It’s this fine line between safety and efficacy on one hand and the economic pressure on the other that the FDA will have to walk in the coming year. The FDA’s stance in their letter sets the terms for a war that will certainly escalate after the CVS and Walgreens announcements: does CBD move forward as a pharmaceutical or dietary supplement? The answer to this question could seriously dampen the growth of the CBD industry and restrict access for patients if CBD is relegated to pharmaceutical oversight—especially if the Affordable Care Act gets thrown out entirely.
Dietary supplements are largely unregulated, as federal law “does not require” them “to be proven safe to FDA’s satisfaction before they are marketed,” nor does the seller’s claim have to be proven “accurate or truthful before it appears on the product.” By refusing to bestow CBD with the dietary supplement label, the FDA is hampering the market’s development and patient access to these products.
They’re also out-of-step with the international stance on the issue.
Earlier this year, the World Health Organization sent a report to the United Nations’ Commission on Narcotic Drugs, in which they recommended, among other things, that
- Cannabis should be removed from Schedule IV of the 1961 Convention, the designation for the most dangerous substances;
- All forms of THC should similarly be de-scheduled;
- Any form of CBD containing less than 0.2% THC should not be regulated by international drug control conventions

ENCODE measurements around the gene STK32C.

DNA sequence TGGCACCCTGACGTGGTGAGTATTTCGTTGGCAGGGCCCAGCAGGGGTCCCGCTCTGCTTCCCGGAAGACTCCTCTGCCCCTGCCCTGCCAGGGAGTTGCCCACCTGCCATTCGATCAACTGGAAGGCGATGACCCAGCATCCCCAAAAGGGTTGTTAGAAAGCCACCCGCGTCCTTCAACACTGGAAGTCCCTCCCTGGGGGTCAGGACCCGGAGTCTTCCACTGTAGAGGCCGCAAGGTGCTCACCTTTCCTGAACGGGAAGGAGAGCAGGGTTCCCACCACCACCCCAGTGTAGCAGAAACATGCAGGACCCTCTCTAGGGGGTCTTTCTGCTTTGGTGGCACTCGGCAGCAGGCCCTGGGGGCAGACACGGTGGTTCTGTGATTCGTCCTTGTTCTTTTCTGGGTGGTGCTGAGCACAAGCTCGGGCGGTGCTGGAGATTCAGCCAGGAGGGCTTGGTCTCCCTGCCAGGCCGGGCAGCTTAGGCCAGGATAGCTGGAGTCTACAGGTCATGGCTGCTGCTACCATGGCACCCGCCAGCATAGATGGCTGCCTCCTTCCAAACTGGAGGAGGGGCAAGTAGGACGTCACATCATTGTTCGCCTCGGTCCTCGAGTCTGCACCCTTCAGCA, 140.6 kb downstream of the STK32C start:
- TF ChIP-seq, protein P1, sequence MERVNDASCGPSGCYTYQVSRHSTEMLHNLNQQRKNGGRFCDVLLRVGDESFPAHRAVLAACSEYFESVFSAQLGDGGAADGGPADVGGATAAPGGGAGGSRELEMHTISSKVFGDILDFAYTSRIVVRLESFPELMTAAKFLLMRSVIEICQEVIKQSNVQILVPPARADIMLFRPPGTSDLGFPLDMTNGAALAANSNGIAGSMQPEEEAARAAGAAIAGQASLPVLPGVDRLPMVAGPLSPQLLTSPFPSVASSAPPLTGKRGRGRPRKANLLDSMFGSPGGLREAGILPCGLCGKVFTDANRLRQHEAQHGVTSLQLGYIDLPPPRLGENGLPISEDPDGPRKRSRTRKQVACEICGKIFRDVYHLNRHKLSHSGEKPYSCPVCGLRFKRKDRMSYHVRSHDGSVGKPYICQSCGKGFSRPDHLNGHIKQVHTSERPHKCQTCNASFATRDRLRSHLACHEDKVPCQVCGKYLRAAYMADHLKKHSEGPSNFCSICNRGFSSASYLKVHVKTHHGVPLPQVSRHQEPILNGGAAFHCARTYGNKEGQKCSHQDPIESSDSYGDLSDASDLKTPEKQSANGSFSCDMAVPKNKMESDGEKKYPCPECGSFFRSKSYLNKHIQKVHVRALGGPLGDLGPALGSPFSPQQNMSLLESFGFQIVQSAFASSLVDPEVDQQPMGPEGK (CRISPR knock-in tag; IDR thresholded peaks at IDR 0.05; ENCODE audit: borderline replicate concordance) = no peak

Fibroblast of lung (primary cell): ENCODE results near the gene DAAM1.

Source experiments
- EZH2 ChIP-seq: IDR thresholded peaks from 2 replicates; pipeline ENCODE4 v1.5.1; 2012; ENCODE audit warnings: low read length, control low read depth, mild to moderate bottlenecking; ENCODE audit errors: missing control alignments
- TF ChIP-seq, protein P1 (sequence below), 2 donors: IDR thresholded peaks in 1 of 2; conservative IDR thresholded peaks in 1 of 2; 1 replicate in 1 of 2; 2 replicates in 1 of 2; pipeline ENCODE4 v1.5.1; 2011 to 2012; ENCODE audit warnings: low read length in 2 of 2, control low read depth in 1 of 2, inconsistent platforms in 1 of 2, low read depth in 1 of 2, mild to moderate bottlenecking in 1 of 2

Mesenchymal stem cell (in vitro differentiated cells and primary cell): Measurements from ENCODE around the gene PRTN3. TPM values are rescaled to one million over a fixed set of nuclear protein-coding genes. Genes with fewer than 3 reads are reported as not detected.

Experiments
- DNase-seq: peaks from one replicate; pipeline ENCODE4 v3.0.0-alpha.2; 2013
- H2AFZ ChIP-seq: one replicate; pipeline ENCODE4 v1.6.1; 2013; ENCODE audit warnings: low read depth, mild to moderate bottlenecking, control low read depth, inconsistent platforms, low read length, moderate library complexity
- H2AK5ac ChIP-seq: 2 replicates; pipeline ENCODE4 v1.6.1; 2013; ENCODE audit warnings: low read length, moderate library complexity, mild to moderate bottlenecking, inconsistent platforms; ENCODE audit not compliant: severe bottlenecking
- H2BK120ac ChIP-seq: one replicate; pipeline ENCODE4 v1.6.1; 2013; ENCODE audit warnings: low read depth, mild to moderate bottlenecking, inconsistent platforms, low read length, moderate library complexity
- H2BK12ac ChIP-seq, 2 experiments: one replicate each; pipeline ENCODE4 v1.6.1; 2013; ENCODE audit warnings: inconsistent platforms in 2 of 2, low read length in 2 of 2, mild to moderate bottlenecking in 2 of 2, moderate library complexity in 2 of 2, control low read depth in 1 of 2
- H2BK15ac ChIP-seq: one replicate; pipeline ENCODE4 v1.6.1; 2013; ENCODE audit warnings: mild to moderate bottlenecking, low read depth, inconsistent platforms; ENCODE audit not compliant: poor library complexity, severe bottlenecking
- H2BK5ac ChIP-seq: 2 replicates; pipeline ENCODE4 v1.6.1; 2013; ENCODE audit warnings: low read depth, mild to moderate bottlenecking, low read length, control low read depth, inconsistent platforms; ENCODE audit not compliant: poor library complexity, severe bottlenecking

While the recommendations would still leave THC and marijuana an internationally scheduled substance, the recommendation to de-schedule CBD is a huge victory. (The UN’s Commission on Narcotic Drugs is expected to make a ruling by 2020.)View image on Twitter
In 2018, Mexico moved to make CBD available as a dietary supplement, one of the first countries to do so. Raul Elizalde, president of HempMeds Latin America, was one of the people who spoke before the World Health Organization on behalf of de-scheduling CBD. I met Elizalde two years ago at an industry conference when I interviewed him about his first-hand, very personal experience getting access to medical marijuana. Speaking with him again recently, Elizalde supports broader access to the medicinal properties and effects of CBD by considering it a health supplement, as well as a clinically-tested drug.
Already, patient access to cannabis products is progressing more quickly in Mexico than in the United States. Canadian company CannaOne Technologies recently announced signed an agreement with Manna Health Services SA de CV of Mexico City, to build an online CBD product purchase and delivery marketplace for the entire Country of Mexico. But we’re talking about a political culture that’s turned so cannabis-progressive the official Twitter account for the nation’s secretary of Security and Citizen Protection, who is responsible for overseeing federal police, intelligence agencies, and prisons, shared a Twitter poll that asked citizens whether Mexico should legalize cannabis for adult use.